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The dysfunctional Sense sleep-tracking ball sinks the company set up to sell it

The dysfunctional Sense sleep-tracking ball sinks the company set up to sell it


Before the Juicero, there was the Sense sleep tracker as a teachable example of Silicon Valley vacuousness

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When I reviewed the Sense sleep tracker and described it as only marginally better than a sham product, I felt bad. Time has now validated my assessment, as Hello Inc, the company built around the Sense tracker as its sole product, is going under — but I still feel bad.

The person announcing the shutdown of Hello, James Proud, is the young founder of a small team that led the company and its sleep-tracking gadget through a successful $2.4 million Kickstarter campaign, $10.5 million in Silicon Valley funding, and a subsequent $40 million funding round. More than 19,000 backers bought into the Sense idea, so it was clearly hitting on a hot area of consumer interest and demand, however the one thing the company forgot to do was develop a robust device that actually did what it promised.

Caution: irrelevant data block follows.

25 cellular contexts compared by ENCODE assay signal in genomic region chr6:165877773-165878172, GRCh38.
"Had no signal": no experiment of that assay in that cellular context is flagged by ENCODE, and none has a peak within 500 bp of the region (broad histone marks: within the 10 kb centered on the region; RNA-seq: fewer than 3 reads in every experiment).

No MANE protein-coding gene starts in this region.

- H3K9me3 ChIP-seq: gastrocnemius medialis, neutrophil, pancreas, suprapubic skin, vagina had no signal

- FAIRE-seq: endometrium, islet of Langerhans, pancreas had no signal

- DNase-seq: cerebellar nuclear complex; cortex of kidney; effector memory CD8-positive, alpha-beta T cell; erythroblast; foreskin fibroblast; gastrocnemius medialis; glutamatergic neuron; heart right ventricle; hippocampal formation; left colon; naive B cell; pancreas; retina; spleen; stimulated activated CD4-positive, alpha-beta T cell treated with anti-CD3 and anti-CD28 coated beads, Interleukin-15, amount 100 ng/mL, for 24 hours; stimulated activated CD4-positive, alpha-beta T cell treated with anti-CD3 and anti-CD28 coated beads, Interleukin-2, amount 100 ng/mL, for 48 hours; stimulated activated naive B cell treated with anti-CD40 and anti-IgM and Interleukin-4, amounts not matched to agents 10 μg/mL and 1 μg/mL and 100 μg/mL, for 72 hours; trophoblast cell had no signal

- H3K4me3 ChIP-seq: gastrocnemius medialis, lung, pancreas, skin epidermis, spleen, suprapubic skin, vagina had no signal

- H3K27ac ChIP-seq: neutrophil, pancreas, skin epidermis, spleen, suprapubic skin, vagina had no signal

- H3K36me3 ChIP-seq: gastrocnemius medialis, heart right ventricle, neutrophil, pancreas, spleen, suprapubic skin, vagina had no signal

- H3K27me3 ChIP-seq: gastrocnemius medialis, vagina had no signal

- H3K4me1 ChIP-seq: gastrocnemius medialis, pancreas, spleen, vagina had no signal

What bums me out about the entire Sense saga is how calculated the whole thing felt and still feels. Proud was one of Peter Thiel's entrepreneurial fellows, which is a scheme the Facebook board member initiated to get young people to skip university for a $100,000 grant to pursue some business idea and put their skills to practical use. My impression is that the idea with Hello, in classic Silicon Valley style, was to tap the most underserved market — there's been plenty of data to show that sleep diagnostics has been a big and underdeveloped opportunity — and just figure out the product along the way. Needless to say, neither the "let's do a startup and figure out the hardware later" nor the "let's build a device and figure out the business aspects later" attitude is the right one, but the idealist in me leans more toward the latter approach. I know of more companies, such as YouTube, that have turned a popular but unprofitable product into a viable business than I know of companies that developed good products after their slick marketing campaign.

Current Sense users will be emailed instructions on how to export all of their data and delete their accounts, if they so wish, later this week. Proud says there's still a chance that the Sense service will continue, however I've heard from someone familiar with goings-on behind the scenes that Hello has been unsuccessful in finding a takeover buyer and is now unable to even pay its bills. So it seems conclusive that this is indeed the final goodbye for Hello.